Southern Syria Deal Fails to Constrain Iran, Al-Qaeda

(Institute for the Study of War) Genevieve Casagrande, Patrick Hamon, and Bryan Amoroso - The "de-escalation zone" in Syria brokered by the U.S, Russia, and Jordan will ultimately allow Iran to preserve its safe haven in Southern Syria. Iran and Lebanese Hizbullah initially withdrew many of their foreign forces from areas along the Syrian-Jordanian border after the zone went into effect on July 9. However, Iran left behind friendly local paramilitary groups and a small number of foreign fighters to continue to cultivate and recruit local groups not covered by the exclusion zone but ultimately subordinate to Iran. Iran is also continuing its build-up on the outskirts of this zone, which places its forces less than an hour drive from the Golan Heights. Israeli officials have stressed that the deal does not meet their "unequivocal demands" to bar Iran and its proxies from the Golan. The deal likewise will not prevent Iran from developing permanent military basing in Syria, another Israeli red line. Al-Qaeda has exploited the "de-escalation zone" to develop a new durable safe haven along the Syrian-Jordanian border for its Syria affiliate Hay'at Tahrir al Sham (HTS). The Trump Administration issued orders that will reportedly end all covert support to opposition groups in Syria by December 2017. The cutoff will lead to the cancellation of salaries for thousands of rebel fighters across Southern Syria. HTS is positioning itself to fill this vacuum.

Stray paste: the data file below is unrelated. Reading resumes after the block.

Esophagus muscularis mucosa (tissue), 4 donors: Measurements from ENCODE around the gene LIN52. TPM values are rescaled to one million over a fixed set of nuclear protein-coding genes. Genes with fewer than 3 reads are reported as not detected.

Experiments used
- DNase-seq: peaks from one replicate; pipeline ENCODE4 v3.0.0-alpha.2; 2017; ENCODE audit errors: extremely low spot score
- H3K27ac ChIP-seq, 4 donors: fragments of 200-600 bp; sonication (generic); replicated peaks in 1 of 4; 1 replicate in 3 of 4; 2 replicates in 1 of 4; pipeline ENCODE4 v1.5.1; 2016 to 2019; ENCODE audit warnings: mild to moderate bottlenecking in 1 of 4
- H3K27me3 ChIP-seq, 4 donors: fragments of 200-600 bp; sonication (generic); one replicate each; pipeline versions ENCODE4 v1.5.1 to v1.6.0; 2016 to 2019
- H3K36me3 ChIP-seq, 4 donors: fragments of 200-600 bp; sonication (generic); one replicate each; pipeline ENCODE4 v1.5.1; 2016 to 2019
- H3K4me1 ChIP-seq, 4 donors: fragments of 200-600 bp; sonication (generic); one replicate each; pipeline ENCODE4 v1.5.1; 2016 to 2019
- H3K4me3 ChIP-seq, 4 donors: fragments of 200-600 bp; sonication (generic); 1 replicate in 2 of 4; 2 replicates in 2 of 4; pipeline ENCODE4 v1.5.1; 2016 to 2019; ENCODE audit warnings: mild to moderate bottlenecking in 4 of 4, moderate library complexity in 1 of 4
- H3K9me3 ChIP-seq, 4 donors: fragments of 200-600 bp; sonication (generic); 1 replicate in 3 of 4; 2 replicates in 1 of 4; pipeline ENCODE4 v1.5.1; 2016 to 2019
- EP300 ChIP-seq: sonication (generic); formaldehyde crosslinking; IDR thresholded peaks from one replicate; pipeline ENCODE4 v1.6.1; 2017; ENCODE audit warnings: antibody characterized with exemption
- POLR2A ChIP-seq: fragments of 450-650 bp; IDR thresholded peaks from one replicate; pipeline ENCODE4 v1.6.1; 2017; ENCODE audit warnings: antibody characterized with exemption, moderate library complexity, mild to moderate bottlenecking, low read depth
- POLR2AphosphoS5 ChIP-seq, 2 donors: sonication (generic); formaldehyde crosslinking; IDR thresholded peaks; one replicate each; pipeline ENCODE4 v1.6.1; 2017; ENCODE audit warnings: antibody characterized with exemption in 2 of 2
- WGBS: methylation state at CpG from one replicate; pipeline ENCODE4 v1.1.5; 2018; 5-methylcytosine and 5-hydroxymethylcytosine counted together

2017-11-16 00:00:00

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